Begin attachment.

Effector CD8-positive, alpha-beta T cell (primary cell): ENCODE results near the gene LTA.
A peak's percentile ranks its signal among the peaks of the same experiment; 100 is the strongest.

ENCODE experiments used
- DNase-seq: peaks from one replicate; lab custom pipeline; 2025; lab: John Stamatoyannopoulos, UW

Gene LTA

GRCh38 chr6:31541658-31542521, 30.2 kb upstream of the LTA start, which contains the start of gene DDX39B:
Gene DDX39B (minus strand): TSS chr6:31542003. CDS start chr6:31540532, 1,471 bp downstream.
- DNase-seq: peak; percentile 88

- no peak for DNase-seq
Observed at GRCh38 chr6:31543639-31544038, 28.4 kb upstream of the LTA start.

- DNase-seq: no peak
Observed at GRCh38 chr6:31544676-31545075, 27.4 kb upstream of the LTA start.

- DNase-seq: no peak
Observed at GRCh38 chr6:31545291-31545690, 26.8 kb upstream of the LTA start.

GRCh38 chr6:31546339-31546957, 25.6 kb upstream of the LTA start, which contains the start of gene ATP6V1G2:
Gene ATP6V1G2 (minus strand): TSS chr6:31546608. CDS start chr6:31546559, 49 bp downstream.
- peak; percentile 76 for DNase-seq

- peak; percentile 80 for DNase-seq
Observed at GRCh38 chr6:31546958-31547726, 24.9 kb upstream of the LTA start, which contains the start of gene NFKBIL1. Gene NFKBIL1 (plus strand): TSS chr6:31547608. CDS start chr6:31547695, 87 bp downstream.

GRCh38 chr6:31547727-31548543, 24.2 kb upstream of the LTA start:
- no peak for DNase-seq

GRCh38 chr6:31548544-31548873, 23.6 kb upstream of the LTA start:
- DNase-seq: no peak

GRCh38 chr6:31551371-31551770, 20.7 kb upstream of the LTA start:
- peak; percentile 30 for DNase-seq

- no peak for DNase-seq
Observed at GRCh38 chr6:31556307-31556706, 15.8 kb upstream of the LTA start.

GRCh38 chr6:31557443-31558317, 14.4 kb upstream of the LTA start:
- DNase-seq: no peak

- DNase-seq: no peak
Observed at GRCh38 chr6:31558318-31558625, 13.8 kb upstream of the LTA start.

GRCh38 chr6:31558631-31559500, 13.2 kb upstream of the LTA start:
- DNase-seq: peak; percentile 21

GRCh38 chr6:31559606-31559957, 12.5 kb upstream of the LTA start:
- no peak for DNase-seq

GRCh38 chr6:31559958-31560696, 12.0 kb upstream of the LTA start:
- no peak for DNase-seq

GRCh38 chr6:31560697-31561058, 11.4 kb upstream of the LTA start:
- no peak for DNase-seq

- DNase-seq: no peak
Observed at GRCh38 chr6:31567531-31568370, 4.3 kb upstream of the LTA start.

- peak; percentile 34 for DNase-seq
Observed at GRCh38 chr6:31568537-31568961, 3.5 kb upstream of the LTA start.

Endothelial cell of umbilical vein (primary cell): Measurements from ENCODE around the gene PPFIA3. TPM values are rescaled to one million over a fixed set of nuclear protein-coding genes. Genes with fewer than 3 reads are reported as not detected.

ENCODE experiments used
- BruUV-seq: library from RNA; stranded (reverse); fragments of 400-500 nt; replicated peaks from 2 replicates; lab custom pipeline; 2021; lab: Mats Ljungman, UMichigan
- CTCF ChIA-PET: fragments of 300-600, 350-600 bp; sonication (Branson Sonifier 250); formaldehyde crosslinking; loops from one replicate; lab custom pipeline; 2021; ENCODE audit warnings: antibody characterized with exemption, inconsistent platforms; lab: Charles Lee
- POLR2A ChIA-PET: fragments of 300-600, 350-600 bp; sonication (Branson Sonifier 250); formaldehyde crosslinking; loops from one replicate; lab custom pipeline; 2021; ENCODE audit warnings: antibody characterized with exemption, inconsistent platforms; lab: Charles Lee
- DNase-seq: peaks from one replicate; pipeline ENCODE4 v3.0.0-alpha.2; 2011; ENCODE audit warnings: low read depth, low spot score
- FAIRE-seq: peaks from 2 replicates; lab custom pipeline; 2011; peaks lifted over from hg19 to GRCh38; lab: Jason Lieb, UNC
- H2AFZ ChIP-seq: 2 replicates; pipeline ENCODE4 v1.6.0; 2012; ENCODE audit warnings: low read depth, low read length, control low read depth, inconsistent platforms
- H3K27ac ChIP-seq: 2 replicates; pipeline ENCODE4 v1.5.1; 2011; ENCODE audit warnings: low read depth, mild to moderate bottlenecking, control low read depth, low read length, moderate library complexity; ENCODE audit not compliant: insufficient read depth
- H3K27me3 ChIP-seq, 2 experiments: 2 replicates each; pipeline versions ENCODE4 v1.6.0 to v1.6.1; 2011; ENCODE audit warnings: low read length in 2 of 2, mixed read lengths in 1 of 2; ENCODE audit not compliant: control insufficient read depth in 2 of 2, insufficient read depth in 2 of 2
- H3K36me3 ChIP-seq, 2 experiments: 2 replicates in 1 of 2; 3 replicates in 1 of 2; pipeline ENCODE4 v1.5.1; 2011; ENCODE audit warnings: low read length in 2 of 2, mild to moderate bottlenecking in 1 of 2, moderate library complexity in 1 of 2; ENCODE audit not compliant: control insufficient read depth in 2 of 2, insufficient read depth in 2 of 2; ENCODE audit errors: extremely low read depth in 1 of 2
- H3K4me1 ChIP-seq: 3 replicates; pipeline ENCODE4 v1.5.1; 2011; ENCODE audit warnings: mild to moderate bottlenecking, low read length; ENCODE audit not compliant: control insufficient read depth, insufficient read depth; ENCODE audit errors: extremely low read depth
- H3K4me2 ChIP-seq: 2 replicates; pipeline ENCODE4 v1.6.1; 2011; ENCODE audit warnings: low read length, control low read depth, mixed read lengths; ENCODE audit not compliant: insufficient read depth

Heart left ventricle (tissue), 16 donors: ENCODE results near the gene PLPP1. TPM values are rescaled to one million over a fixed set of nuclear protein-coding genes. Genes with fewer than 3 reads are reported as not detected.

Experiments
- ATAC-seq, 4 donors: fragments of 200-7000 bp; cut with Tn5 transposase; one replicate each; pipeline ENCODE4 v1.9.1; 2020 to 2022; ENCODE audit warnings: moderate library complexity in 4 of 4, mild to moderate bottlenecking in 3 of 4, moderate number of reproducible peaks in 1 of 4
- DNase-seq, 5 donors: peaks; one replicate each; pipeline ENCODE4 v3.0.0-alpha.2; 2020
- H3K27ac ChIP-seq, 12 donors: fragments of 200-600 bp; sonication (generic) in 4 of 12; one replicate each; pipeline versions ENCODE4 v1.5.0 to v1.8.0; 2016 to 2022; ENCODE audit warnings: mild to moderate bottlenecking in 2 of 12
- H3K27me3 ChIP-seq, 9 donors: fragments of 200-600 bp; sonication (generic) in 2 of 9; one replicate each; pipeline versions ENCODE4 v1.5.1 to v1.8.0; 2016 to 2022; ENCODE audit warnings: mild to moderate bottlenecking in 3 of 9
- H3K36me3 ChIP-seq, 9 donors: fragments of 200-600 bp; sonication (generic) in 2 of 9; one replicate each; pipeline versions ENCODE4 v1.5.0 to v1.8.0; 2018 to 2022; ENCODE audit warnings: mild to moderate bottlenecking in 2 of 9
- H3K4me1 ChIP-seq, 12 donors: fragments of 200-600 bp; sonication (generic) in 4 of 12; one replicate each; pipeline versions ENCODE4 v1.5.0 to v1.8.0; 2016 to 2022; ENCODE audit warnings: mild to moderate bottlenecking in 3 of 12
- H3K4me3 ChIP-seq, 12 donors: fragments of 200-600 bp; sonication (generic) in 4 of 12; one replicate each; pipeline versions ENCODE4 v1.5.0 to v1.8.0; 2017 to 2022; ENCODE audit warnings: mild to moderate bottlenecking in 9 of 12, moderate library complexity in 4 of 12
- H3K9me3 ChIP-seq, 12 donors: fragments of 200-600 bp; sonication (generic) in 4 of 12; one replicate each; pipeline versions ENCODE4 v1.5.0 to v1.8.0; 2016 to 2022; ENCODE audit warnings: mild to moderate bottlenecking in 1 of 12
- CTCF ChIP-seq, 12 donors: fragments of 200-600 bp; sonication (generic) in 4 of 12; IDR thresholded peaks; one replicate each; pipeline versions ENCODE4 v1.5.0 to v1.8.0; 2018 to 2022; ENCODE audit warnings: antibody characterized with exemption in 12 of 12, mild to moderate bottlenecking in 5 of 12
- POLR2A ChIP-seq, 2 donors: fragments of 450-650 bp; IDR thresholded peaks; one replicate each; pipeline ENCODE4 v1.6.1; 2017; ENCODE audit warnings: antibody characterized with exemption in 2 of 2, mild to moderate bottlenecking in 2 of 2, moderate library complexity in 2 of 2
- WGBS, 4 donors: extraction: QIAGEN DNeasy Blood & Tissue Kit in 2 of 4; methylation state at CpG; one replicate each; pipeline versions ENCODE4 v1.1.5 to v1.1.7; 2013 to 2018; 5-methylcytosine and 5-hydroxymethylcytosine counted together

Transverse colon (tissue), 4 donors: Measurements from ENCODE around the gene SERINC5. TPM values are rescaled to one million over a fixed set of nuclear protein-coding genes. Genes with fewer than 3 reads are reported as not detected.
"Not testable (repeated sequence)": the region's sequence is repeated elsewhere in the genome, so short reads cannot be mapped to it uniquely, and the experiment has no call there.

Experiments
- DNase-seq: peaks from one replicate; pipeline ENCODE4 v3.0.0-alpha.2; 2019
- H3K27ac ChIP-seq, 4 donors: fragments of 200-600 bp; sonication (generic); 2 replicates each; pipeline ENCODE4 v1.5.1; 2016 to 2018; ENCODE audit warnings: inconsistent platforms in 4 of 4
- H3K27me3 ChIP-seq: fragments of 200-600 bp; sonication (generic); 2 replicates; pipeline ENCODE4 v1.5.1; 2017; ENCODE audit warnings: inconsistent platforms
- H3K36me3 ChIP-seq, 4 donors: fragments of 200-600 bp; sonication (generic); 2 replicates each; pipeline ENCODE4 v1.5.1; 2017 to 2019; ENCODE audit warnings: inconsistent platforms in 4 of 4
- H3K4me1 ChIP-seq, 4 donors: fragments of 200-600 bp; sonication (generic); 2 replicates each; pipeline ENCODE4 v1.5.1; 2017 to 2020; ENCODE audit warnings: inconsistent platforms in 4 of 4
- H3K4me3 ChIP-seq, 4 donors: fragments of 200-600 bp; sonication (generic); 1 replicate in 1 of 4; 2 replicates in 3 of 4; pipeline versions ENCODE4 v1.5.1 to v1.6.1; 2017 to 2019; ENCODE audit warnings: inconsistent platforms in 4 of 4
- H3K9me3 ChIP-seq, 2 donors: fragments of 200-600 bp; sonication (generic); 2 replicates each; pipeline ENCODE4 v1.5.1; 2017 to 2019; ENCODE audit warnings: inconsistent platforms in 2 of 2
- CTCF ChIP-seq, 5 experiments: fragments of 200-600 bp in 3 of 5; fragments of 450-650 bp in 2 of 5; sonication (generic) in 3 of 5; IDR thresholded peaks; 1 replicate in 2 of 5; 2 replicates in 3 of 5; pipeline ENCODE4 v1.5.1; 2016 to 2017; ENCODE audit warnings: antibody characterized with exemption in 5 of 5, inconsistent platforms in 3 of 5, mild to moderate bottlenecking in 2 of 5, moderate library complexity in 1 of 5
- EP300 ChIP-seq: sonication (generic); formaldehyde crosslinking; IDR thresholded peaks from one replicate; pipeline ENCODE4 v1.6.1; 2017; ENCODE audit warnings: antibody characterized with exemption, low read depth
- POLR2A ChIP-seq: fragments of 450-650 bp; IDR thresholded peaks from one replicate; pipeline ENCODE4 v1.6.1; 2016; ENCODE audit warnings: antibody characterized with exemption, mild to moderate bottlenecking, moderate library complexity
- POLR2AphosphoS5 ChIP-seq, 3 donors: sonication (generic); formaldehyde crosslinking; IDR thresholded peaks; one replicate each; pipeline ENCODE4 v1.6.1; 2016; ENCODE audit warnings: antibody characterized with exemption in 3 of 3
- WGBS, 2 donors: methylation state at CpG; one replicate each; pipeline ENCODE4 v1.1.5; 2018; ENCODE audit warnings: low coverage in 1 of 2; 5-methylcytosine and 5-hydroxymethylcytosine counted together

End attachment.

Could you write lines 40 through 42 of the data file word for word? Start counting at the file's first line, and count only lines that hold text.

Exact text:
- DNase-seq: no peak
Observed at GRCh38 chr6:31567531-31568370, 4.3 kb upstream of the LTA start.

- peak; percentile 34 for DNase-seq